What is Dependency Injection?

What is Dependency Injection?

 
Dependency Injection is a software design pattern for injecting dependencies. It helps your code in resolving dependencies by injecting the dependency to a dependent object; Making your code more decoupled, modular and flexible. Dependency Injection is a commonly used by frameworks that deal with a huge amount of dependencies. You may already have used it in your codes before even realizing it.

Below is an overview for programmers that needs to know what Dependency Injection really is, and how does it work; This is not a beginner’s guide for dependency injection. I will just show you the concept behind dependency injection. PHP is the language used in the examples below.

Dependency Injection vs. Inversion of Control

We often see Dependency Injection along side with Inversion of Control in most features listed on frameworks that we often mistake them as one; Dependency Injection is not Inversion of Control. It is a type of Inversion of Control that is commonly used along with other types such as the Service Locator and Factory Patterns.

 

How does Dependency Injection work?

The snippets below shows what a common dependency looks like. We often pull the dependency into the class we are defining.

 


class GuideDog {

    protected $breed;

    public function setBreed($breed) {
        $this->breed = $breed;
    }

    public function getBreed() {
        return $this->breed;
    }

    public function leadBlind() {
        // some stuff to lead the blind guy
    }

    public function bark() {
        // arf arf..
    }
}

class BlindGuy {

    protected $guideDog;

    public function __construct() {
        $this->guideDog = new GuideDog('GoldenRetriever');
    }
}

 
The BlindGuy is dependent on the GuideDog; Every time you instantiate a BlindGuy object, a GuideDog object with a breed of a GoldenRetriever will be loaded too. Hence, “pulling” the GuideDog dependency into the BlindGuy class.

What if we need to specify a different breed of GuideDog?
 


class BlindGuy {

    protected $guideDog;

    public function __construct(GuideDog $guideDog) {
        $this->guideDog = $guideDog;
    }
}

$germanShepherdGuide = new GuideDog()
$germanShepherdGuide->setBreed('GermanShepherd');
$blindPeter = new BlindGuy($germanShepherdGuide);

 

In the snippet above, we moved the GuideDog dependency as a constructor parameter. We can now specify the breed of the GuideDog every time we create a BlindGuy. We are now “injecting” the GuideDog dependency into the BlindGuy class thus the “Inversion of Control”.

 
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More flexibility you say?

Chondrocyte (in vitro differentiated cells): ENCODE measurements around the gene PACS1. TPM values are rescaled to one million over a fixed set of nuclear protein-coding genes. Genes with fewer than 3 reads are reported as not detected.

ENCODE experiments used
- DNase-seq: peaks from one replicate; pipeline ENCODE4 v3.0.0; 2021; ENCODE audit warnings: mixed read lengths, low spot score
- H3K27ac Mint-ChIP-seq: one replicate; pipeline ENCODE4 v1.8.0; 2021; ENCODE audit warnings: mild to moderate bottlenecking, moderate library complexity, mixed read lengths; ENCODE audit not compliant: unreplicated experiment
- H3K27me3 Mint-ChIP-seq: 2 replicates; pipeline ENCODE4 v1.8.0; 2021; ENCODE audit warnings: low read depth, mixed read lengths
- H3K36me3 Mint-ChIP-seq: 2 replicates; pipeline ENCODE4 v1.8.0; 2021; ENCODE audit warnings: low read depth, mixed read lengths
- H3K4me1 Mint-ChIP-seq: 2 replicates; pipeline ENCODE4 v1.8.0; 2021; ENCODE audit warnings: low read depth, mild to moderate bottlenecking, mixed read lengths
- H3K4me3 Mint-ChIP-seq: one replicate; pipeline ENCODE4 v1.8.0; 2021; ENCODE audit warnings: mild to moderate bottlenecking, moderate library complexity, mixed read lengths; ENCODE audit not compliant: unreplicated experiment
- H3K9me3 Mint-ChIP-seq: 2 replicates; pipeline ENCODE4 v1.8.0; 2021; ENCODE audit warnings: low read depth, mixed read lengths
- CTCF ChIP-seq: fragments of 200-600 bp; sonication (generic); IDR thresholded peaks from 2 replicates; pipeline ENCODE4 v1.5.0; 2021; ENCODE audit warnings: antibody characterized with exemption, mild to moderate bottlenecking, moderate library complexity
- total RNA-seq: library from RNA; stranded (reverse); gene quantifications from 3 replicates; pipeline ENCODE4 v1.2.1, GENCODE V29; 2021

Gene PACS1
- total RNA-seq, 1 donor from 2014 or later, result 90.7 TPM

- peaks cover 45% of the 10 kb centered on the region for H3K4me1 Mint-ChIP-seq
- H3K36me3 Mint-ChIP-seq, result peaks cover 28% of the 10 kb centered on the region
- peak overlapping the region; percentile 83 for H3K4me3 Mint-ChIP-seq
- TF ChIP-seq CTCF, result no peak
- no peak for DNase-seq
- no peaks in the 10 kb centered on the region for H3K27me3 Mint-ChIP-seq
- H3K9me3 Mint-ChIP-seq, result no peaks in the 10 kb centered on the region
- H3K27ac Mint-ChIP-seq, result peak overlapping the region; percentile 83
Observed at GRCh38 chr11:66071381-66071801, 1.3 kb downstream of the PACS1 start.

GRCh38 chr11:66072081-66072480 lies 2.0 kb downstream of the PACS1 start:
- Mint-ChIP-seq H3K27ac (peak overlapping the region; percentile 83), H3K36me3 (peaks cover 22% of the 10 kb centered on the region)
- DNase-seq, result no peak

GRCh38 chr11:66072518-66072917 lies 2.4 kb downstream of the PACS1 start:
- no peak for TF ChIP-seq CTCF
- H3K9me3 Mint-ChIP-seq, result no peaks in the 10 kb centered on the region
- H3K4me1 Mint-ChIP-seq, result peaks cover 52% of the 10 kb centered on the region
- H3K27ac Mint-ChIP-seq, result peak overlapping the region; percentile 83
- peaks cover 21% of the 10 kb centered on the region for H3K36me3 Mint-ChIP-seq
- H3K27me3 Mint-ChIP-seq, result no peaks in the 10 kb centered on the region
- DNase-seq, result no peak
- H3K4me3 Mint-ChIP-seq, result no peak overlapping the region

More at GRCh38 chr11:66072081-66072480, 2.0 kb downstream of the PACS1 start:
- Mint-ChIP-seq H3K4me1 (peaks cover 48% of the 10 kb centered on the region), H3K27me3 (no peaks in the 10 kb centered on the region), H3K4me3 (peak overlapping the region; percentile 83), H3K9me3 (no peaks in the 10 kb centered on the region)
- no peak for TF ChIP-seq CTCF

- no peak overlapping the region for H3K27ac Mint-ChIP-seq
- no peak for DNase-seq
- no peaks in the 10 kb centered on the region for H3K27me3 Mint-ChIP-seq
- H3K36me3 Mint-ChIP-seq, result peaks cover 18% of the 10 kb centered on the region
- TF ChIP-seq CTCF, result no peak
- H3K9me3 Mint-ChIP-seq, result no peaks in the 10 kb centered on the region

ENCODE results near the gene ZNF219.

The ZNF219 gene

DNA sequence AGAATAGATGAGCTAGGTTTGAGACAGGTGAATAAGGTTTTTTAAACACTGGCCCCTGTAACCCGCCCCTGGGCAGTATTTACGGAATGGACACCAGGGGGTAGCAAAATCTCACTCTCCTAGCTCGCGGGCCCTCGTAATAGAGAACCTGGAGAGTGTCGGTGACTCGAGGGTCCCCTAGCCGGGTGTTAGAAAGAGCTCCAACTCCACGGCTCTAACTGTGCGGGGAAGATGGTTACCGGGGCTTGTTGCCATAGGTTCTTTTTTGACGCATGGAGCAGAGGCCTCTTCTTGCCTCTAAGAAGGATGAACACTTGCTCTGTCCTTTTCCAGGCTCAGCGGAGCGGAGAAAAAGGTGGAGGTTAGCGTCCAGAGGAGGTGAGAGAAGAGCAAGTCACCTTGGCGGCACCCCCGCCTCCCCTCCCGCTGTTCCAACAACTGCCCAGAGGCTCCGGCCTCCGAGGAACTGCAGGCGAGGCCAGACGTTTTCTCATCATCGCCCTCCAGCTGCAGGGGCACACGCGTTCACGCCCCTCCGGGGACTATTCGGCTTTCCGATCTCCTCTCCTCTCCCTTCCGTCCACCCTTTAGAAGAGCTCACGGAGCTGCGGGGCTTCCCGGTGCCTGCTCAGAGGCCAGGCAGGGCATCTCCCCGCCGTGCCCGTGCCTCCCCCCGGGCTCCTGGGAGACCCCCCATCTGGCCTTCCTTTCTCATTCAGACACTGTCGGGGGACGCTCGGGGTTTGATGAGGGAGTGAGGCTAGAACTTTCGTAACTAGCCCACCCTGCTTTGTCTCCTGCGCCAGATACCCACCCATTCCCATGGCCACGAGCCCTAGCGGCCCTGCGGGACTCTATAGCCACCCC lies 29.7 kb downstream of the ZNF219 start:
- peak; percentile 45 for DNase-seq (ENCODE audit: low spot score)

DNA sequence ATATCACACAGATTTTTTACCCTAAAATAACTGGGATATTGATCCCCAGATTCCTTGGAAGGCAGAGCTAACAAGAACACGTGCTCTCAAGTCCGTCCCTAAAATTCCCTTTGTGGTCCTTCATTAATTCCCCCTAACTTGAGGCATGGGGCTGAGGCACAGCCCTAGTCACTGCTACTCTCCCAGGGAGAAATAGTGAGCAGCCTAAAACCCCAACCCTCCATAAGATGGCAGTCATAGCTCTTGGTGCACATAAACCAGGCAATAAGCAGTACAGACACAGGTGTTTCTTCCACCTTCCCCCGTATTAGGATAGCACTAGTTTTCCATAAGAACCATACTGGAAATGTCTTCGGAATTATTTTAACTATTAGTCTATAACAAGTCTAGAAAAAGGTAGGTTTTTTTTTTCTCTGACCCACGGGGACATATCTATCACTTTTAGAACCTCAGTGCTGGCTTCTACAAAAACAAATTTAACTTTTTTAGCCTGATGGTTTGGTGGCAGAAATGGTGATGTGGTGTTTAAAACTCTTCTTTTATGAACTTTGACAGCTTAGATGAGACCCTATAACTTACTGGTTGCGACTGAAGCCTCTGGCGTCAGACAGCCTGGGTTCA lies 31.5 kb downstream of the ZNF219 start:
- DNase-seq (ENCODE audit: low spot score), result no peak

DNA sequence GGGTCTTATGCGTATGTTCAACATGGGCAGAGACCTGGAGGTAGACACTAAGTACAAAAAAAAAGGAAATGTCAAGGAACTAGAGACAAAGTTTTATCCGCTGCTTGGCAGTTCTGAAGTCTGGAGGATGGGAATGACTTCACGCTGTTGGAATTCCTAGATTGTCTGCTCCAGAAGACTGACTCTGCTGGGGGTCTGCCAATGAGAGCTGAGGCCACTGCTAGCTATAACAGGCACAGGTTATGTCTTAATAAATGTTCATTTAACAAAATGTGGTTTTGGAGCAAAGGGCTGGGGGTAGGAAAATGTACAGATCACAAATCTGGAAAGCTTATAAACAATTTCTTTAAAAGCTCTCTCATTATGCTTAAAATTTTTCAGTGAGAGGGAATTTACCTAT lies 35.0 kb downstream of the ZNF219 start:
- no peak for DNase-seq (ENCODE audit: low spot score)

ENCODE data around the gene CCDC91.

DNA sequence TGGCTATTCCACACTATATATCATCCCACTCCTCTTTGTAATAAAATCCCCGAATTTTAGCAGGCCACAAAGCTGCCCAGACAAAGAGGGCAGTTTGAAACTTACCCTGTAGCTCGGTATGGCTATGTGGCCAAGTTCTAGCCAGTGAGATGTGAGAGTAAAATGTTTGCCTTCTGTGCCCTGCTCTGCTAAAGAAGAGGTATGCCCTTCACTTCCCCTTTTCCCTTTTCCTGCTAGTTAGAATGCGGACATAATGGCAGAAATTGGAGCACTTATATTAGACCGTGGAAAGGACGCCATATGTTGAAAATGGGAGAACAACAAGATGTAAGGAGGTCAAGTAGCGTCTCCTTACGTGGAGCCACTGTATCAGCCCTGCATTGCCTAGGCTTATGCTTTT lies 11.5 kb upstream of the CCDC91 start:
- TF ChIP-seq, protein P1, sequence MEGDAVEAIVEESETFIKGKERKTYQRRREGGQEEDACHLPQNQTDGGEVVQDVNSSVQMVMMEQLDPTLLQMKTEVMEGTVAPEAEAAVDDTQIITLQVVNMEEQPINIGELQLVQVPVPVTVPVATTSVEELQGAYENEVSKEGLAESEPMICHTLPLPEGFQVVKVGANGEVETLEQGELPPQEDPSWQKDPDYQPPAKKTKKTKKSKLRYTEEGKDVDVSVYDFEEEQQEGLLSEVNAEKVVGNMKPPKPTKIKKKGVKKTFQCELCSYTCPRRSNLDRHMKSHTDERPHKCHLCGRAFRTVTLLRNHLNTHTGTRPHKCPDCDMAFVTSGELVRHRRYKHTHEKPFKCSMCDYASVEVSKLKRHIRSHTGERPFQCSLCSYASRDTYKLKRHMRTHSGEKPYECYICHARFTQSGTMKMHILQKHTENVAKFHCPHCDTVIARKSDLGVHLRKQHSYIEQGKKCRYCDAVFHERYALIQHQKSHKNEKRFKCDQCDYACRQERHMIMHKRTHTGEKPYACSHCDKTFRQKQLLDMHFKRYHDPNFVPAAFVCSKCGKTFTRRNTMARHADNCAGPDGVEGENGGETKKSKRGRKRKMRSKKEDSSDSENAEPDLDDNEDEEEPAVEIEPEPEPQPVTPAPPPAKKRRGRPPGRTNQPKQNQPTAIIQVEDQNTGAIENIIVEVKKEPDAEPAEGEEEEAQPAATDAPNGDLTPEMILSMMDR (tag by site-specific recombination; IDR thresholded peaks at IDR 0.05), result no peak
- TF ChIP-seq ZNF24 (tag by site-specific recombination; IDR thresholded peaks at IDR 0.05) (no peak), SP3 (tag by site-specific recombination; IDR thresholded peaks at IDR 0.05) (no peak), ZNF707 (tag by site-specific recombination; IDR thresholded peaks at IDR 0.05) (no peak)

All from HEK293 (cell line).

Although using the GuideDog as a constructor parameter may seem to be a good idea, the BlindGuy is still dependent on the GuideDog class. This means that every time a developer will use your BlindGuy class, he still needs to use the specific GuideDog class you defined.

Let’s say another developer named Stewie wanted to use his TalkingGuideDog class for your BlindGuy class. You may be thinking..

“Oh, I’ll just ‘extend’ the GuideDog class so I will inherit all its properties and methods! Take that blog poster you!”

Yes, it will work but in some languages like PHP, you will be sacrificing your single opportunity in having a parent class; Remember that you can only extend only one class. To solve this problem, we are going to use Interfaces. By defining a GuideDogInterface, Stewie can now create a GuideDog dependency for your BlindGuy class without needing your own GuideDog class; Stewie will just need to follow the rules the GuideDogInterface has set for him.

Why would a guide dog that can “talk()” still need to “bark()”?


interface GuideDogInterface {

    public function setBreed($breed);

    public function getBreed();

    public function leadBlind();

}

class TalkingGuideDog implements GuideDogInterface {

    public function setBreed($breed) {
        $this->breed = $breed;
    }

    public function getBreed() {
        return $this->breed;
    }

    public function leadBlind() {
        // some stuff to lead the blind guy
    }

    public function talk() {
        // this dog talks about the importance of life..
    }
}

class BlindGuy {

    protected $guideDog;

    public function __construct(GuideDogInterface $guideDog) {
        $this->guideDog = $guideDog;
    }
}

$brian = new TalkingGuideDog();
$brian->setBreed('WhiteLabrador');

$blindPeter = new BlindGuy($brian);

 

The GuideDog dependency can now have implementations from different developers in accordance to what the GuideDogInterface has set for them; Making your code more decoupled and flexible.

There different types of dependency injection all of which are used to invert the control from the dependent object into the dependency. Different frameworks and different programming languages may have different ways of injecting dependencies that may confuse you; You just need to understand the concept behind it.

For more comprehensive details about Dependency Injection, check out the links below.

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